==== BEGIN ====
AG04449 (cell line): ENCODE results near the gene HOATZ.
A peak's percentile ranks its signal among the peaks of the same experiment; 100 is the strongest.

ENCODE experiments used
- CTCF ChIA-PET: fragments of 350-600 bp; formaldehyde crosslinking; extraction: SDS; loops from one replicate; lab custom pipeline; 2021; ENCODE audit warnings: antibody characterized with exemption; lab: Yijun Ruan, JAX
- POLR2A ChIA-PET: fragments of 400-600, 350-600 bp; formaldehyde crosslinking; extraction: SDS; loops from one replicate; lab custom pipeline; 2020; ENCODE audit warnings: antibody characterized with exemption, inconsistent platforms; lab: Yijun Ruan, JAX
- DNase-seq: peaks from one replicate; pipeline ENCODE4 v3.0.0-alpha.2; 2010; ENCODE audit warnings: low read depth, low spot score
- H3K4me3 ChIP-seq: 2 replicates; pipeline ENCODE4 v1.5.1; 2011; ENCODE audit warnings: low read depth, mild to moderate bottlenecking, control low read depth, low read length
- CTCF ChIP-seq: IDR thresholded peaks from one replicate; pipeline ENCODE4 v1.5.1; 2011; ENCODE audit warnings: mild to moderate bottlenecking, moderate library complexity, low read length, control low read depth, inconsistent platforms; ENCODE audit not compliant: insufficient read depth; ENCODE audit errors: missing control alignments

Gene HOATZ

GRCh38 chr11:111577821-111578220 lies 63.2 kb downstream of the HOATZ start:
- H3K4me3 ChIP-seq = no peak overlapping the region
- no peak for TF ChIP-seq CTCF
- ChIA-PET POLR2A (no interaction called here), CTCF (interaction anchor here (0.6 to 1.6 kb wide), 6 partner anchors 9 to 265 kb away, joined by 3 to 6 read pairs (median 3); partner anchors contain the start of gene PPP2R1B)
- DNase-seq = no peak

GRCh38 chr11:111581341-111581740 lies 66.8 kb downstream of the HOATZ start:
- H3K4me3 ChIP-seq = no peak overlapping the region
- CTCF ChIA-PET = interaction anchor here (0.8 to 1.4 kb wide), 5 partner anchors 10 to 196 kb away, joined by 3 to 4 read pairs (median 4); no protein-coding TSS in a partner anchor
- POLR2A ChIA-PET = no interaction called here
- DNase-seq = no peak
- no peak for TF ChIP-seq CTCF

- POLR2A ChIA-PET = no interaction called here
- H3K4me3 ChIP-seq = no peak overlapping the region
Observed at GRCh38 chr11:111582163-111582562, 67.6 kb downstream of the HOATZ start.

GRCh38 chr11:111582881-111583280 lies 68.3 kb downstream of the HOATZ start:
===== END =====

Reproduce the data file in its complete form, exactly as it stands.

AG04449 (cell line): ENCODE results near the gene HOATZ.
A peak's percentile ranks its signal among the peaks of the same experiment; 100 is the strongest.

ENCODE experiments used
- CTCF ChIA-PET: fragments of 350-600 bp; formaldehyde crosslinking; extraction: SDS; loops from one replicate; lab custom pipeline; 2021; ENCODE audit warnings: antibody characterized with exemption; lab: Yijun Ruan, JAX
- POLR2A ChIA-PET: fragments of 400-600, 350-600 bp; formaldehyde crosslinking; extraction: SDS; loops from one replicate; lab custom pipeline; 2020; ENCODE audit warnings: antibody characterized with exemption, inconsistent platforms; lab: Yijun Ruan, JAX
- DNase-seq: peaks from one replicate; pipeline ENCODE4 v3.0.0-alpha.2; 2010; ENCODE audit warnings: low read depth, low spot score
- H3K4me3 ChIP-seq: 2 replicates; pipeline ENCODE4 v1.5.1; 2011; ENCODE audit warnings: low read depth, mild to moderate bottlenecking, control low read depth, low read length
- CTCF ChIP-seq: IDR thresholded peaks from one replicate; pipeline ENCODE4 v1.5.1; 2011; ENCODE audit warnings: mild to moderate bottlenecking, moderate library complexity, low read length, control low read depth, inconsistent platforms; ENCODE audit not compliant: insufficient read depth; ENCODE audit errors: missing control alignments

Gene HOATZ

GRCh38 chr11:111577821-111578220 lies 63.2 kb downstream of the HOATZ start:
- H3K4me3 ChIP-seq = no peak overlapping the region
- no peak for TF ChIP-seq CTCF
- ChIA-PET POLR2A (no interaction called here), CTCF (interaction anchor here (0.6 to 1.6 kb wide), 6 partner anchors 9 to 265 kb away, joined by 3 to 6 read pairs (median 3); partner anchors contain the start of gene PPP2R1B)
- DNase-seq = no peak

GRCh38 chr11:111581341-111581740 lies 66.8 kb downstream of the HOATZ start:
- H3K4me3 ChIP-seq = no peak overlapping the region
- CTCF ChIA-PET = interaction anchor here (0.8 to 1.4 kb wide), 5 partner anchors 10 to 196 kb away, joined by 3 to 4 read pairs (median 4); no protein-coding TSS in a partner anchor
- POLR2A ChIA-PET = no interaction called here
- DNase-seq = no peak
- no peak for TF ChIP-seq CTCF

- POLR2A ChIA-PET = no interaction called here
- H3K4me3 ChIP-seq = no peak overlapping the region
Observed at GRCh38 chr11:111582163-111582562, 67.6 kb downstream of the HOATZ start.

GRCh38 chr11:111582881-111583280 lies 68.3 kb downstream of the HOATZ start: